2021 Black365 Feature Dr. Vada Somerville
Vada Watson, was a bright, outgoing liberal arts major attending USC on a Los Angeles Times scholarship. Vada, a native of Pomona, was one of seven children born to Dora Watson McDonald, a family matriarch who had instilled in her offspring a strong social conscience and an appetite for achievement. There was a very real possibility that John Somerville would be drafted into military service, so Vada decided to study dentistry so that she could continue to treat his patients if he was called up. She enrolled in the USC dental school and, in 1918, became the school’s second black graduate. She then became the first black women to be licensed to practice dentistry in the state of California, and entered practice with her husband. She retired from dentistry in 1933 and became the leading light in the city’s civic and community organizations, serving on the executive boards of such groups as the Los Angeles League of Women Voters, the Council on Public Affairs, UCLA’s YWCA and the USC Half Century Club. Between Vada’s activities and those of her husband, the Somervilles hosted numerous friends and dignitaries, including Eleanor Roosevelt, Kenneth Hahn, Jesse Unruh, Augustus Hawkins, Mary McLeod Bethune, DuBois, William Pickins, Norma Boyd and Rosa Parks.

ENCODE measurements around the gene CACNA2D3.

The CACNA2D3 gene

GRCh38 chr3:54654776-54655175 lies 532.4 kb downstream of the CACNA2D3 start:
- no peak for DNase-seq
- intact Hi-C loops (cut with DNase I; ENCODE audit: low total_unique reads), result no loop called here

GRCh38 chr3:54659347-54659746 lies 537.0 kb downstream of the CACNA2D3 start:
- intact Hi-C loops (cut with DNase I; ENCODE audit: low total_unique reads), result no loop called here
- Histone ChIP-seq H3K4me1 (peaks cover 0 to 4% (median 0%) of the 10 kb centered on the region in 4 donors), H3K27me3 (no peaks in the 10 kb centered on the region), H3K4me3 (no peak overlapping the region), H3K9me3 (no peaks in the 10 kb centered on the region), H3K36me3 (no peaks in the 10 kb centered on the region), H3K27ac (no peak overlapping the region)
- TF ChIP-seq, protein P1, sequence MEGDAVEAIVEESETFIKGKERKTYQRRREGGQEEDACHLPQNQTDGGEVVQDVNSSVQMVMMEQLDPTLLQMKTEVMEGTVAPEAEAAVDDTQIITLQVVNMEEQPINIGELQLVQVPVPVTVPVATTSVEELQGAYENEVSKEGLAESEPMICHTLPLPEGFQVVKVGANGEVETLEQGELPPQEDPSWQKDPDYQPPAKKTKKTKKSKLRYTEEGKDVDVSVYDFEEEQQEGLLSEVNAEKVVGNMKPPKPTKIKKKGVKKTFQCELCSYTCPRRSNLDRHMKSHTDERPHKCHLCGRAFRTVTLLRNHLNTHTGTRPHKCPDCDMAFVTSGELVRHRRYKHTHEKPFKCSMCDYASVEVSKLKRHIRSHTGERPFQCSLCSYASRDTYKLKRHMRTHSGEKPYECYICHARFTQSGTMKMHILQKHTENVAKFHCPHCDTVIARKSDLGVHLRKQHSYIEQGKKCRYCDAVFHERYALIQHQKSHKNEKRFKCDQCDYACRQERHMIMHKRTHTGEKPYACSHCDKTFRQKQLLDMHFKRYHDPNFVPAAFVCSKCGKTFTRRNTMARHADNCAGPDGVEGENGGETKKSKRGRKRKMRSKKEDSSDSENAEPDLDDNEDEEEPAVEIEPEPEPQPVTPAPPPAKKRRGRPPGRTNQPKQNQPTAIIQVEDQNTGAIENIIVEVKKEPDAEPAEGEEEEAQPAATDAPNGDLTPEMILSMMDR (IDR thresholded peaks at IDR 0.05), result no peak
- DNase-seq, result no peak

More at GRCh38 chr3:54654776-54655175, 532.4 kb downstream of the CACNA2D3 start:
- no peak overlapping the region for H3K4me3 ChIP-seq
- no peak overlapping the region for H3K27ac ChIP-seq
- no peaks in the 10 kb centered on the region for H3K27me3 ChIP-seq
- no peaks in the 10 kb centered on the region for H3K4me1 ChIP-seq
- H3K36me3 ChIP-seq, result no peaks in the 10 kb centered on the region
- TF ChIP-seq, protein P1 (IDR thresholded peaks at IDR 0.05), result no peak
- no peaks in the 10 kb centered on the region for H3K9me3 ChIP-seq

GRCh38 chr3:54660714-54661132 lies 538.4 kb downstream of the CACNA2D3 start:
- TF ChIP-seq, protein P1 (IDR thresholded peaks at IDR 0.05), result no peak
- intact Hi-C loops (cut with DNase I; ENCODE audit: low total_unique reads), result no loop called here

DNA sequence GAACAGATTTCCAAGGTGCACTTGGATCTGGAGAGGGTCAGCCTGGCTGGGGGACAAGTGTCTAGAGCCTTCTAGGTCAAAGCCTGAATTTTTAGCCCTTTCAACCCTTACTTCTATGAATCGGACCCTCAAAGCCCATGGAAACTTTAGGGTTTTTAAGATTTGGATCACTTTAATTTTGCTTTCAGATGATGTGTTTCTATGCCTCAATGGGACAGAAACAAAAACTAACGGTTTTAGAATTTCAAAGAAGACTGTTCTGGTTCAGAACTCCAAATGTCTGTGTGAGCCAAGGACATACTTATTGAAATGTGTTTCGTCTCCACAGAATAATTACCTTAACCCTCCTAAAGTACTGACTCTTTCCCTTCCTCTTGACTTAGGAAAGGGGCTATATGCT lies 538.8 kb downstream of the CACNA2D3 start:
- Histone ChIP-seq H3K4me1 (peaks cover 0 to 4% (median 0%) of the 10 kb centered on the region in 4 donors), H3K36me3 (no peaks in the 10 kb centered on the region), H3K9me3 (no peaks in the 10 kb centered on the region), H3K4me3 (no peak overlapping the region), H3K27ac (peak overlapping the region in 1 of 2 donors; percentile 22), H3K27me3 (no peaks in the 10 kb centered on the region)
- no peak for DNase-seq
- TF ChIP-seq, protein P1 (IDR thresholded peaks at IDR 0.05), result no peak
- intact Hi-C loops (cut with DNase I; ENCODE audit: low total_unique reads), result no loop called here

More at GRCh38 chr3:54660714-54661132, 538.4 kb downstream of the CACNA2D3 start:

John Somerville retired in 1963 and lived another 10 years to the age of 91, surviving his wife by only a few months. Vada died in 1972 shortly after their 60th wedding anniversary. Today, portraits of the Somervilles hang in the dental school, reminders of what vision, ambition and perseverance can achieve. The inspiration they offer echoes the conviction contained in a more modest image that hung for many years in Somerville’s office and later in his den. Emblazoned across the center was an inscription that exemplified his life:”Do not wait for your ship to come in,” it read. “Row out and meet it.”